The Ancient Library

Scanned text contains errors.

On this page: Eurypylus – Eurysaces – Eurysthenes – Eurystheus – Eurytion – Eurytus


(xi. 841, xv. 390; comp. Apollod. iii. 10. § 8; Hygin. Fab. 97 ; Ov. Met. xiii. 357.) According $o a genealogy of the heroes of Orraenion he was a son of Hyperochus, and the father of Ormenus. (Schol. ad. Find. Ol. vii. 42.) Among the heroes of Hyria, he is mentioned as a son of Poseidon and Celaeno, and went to Libya before Cyrene who fought against the. lion that attacked his flocks, and in Libya he became connected with the Ar­ gonauts. (Schol. ad Apollon. Rhod. iv. 1561 ; Tzetz. ad Lycoph. 902.) He is sard to have been • married to Sterope, the daughter of Helios, by whom he became the father of Lycaon and Leu- cippus. (Schol. ad Find. Pyfh. iv. 57 ; Tzetz. ad Lycoph. 886.) The tradition which connects him with the legends about Dionysus, is given under aesymnetes, and Eurypylus as connected .with Dionysus, dedicated a sanctuary to Soteria at Pa- trae (Paus. vii. 21. § 2), which also contained a monument of him, and where sacrifices were offered to him every year after the festival of Dionysus. (vii. 19. $$ 1, 3, ix. 41. § 1.) From Pausanias we learn that Eurypylus was called by some a son of Dexamenus, (Comp. Miiller, Orchom. p. 341, &c., 2nd edit.) .

2. A son of Poseidon and Astypalaea, was king of Cos, and was killed by Heracles who on his re­turn from Troy landed in Cos, and being taken for a pirate, was attacked by its inhabitants. (Apol­lod. ii. 7. §§ 1, 8.) According to another tradi­tion Heracles attacked the island of Cos, in order to obtain possession of Chalciope, the daughter of Eurypylus, whom 'he loved. (Schol. ad Find. Nem. iv. 40 ; comp. Horn. II. ii. 676, xiv. 250 &c., xv. 25.)

3i A son of Telephus and Astyoche, was king of Moesia or Cilicia. Eurypylus was induced by the presents which Priam sent to his mother or wife, to assist the Trojans against the Greeks. Eurypylus killed Machaon, but was himself slain by Neoptolemus. (Hygin. Fab. 112 ; Strab. xiii. p! 584 ; Paus. iii. 26.. § 7 ; Diet. Cret. iv. 14 ; Eustath. ad Horn. p. 1697.) There are three other mythical personages of this name. (Apollod. ii. 7- § 8, i. 7. § 10, 8. § 3.) [L. S.]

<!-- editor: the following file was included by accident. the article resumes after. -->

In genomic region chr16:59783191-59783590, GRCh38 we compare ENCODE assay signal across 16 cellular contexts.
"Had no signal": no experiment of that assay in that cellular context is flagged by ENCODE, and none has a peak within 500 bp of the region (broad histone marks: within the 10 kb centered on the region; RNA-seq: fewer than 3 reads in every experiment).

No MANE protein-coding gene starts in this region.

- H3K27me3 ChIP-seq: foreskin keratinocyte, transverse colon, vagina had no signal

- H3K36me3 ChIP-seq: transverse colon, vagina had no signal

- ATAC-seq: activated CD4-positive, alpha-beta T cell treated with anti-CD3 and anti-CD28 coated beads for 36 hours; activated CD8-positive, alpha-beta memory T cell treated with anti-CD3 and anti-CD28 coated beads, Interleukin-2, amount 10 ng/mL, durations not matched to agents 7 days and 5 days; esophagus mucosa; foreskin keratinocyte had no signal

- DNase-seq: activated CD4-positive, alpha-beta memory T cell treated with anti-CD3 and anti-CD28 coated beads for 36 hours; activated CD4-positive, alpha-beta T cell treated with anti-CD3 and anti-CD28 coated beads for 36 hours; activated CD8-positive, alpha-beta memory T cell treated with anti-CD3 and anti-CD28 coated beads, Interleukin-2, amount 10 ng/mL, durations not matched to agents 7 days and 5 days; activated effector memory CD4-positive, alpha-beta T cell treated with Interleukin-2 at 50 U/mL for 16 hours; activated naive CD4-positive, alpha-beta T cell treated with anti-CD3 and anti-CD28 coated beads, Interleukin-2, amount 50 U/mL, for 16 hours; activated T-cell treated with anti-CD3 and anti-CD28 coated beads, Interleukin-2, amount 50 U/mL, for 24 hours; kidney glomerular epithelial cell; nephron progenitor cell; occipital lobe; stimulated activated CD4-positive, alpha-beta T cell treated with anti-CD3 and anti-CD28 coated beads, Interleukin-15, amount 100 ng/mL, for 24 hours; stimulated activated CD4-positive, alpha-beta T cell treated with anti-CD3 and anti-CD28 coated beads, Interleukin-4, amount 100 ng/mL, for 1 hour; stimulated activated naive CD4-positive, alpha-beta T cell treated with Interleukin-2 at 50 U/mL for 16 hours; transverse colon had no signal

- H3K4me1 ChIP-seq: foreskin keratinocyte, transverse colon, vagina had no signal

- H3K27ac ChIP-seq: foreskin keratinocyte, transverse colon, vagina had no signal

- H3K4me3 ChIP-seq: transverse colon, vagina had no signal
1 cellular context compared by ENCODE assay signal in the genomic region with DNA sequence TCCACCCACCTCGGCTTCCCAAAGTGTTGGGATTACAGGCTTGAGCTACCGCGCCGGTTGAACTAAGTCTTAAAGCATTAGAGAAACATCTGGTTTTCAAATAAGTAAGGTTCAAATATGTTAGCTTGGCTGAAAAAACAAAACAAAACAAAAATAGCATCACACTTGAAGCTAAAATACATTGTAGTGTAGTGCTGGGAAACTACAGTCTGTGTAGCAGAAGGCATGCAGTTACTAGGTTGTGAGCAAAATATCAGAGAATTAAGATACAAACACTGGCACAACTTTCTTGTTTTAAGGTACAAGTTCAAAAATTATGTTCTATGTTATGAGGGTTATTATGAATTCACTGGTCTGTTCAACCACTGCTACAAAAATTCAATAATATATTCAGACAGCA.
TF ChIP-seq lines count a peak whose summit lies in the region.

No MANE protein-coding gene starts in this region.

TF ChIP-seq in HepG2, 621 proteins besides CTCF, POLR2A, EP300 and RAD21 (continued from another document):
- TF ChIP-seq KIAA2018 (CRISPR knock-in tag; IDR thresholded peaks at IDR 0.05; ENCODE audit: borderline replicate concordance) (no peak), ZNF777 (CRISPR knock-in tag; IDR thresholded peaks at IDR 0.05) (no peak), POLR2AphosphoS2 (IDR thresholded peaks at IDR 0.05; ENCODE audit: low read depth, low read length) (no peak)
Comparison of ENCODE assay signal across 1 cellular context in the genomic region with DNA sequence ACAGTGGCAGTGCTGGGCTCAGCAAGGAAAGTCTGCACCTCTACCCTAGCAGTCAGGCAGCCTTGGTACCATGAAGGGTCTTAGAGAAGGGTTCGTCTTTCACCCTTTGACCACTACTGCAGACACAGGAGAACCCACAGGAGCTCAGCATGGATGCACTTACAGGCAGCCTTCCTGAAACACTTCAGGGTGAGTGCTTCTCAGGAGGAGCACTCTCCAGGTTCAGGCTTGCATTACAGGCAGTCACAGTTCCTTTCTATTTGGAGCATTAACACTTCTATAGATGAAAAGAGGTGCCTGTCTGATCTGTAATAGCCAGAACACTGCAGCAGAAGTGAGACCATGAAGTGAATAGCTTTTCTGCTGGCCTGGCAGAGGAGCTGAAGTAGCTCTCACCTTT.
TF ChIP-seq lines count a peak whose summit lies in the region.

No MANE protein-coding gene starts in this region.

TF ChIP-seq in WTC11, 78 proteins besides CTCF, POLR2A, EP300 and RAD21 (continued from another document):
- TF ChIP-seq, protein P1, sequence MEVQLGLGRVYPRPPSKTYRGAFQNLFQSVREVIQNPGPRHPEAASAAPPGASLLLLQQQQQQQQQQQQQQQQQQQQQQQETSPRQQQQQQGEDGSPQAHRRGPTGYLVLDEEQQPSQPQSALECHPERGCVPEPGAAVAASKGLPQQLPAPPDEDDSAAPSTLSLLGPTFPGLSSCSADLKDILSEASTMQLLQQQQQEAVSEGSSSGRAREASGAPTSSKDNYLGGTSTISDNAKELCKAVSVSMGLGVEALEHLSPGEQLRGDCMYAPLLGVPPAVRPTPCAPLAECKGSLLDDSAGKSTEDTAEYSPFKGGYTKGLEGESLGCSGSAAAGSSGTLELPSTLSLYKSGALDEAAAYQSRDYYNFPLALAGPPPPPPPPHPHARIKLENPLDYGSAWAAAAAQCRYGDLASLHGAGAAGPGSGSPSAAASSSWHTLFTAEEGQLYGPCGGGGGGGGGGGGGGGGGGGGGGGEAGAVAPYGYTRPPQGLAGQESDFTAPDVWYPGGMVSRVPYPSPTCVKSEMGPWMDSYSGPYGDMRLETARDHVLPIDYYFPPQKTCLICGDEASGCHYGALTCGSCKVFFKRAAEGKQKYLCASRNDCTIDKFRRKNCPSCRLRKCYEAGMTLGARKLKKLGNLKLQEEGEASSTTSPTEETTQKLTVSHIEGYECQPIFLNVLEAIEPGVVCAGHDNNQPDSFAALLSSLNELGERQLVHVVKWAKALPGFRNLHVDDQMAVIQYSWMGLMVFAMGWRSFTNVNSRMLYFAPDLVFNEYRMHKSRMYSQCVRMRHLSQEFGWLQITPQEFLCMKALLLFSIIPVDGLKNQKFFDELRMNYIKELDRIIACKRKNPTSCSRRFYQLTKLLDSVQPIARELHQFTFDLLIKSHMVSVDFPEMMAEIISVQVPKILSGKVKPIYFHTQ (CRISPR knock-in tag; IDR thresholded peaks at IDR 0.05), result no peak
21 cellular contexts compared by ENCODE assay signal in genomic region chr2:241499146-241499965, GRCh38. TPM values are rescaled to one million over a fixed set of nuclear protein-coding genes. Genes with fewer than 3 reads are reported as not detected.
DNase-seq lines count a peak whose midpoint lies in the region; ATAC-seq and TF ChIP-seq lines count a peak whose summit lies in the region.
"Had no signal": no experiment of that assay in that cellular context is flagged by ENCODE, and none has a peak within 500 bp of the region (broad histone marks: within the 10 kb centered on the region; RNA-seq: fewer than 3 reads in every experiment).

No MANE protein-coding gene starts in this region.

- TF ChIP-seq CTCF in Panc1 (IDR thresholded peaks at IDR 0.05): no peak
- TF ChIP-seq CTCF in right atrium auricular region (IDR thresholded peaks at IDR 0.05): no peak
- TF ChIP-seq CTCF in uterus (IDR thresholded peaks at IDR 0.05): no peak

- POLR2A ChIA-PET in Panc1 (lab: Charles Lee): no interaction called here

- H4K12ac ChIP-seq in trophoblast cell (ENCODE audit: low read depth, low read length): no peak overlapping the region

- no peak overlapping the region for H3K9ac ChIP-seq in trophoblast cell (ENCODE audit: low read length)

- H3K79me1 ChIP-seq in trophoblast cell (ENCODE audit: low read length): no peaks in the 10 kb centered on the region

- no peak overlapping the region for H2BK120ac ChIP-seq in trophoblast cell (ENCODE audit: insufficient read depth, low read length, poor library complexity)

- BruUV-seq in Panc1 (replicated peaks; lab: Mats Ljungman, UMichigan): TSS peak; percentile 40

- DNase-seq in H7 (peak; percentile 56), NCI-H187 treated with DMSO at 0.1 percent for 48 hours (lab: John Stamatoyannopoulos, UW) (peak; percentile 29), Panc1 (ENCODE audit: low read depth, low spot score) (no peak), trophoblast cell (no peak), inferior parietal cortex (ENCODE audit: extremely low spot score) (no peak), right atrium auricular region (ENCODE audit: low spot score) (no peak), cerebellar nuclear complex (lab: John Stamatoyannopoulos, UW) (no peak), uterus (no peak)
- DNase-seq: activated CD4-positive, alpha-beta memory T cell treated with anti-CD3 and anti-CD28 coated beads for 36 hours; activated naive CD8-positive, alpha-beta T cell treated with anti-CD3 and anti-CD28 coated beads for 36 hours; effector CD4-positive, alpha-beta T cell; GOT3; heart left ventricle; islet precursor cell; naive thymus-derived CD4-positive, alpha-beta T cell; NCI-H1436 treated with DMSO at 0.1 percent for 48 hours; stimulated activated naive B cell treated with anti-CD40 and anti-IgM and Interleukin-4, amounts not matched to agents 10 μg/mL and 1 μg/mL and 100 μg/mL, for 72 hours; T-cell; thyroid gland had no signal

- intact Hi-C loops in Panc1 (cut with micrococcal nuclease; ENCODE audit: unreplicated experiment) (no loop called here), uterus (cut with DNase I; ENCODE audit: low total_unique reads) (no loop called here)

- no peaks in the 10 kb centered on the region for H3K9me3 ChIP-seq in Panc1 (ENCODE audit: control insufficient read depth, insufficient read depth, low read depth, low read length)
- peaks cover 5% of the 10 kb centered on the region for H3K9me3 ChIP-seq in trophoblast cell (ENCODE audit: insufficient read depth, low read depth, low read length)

EURYPYLUS (EfyiWos), is referred to as an author by Athenaeus (xi. p. 508), but is other­ wise unknown. [L. S.]

EURYSACES (Efywra'/crjy), a son of the Tela- monian Ajax and Tecmessa, was named after the broad shield of his father, (Soph. Aj. 575 ; Eustath. ad Horn. p. 857 ; Serv. ad Aen. i. 623 ; Philostr. Heroic. 11. 2.) An Athenian tradition related, that Eurysaces and his brother Philaeus had given up to the Athenians the island of Sa- lamis, which they had inherited from their grand­ father, and that the two brothers received in return the Attic franchise. One of the brothers then set­ tled at Brauron, and the other at Melite. Eury­ saces was honoured like his father, at Athens, with an altar. (Plut.SoZ. 10 ; Pans. i.^5. § 2,) [L.S.] . EURYSTERNOS (EfyiWpj/os), that is, the goddess with a broad chest, is a surname of Ge (Hes. TJieog. 117), under which she had a sanc­ tuary on the Crathis near Aegae in Achaia, with a very ancient statue^ (Paus. vii. 25. § 8, v. 14. §8.) [L. S.]

EURYSTHENES (Efywr0«^s), and PRO-CLES (ityo/cArjs), the twin sons of Aristodemus, were born, according to the common account before, bnt, according to the genuine Spartan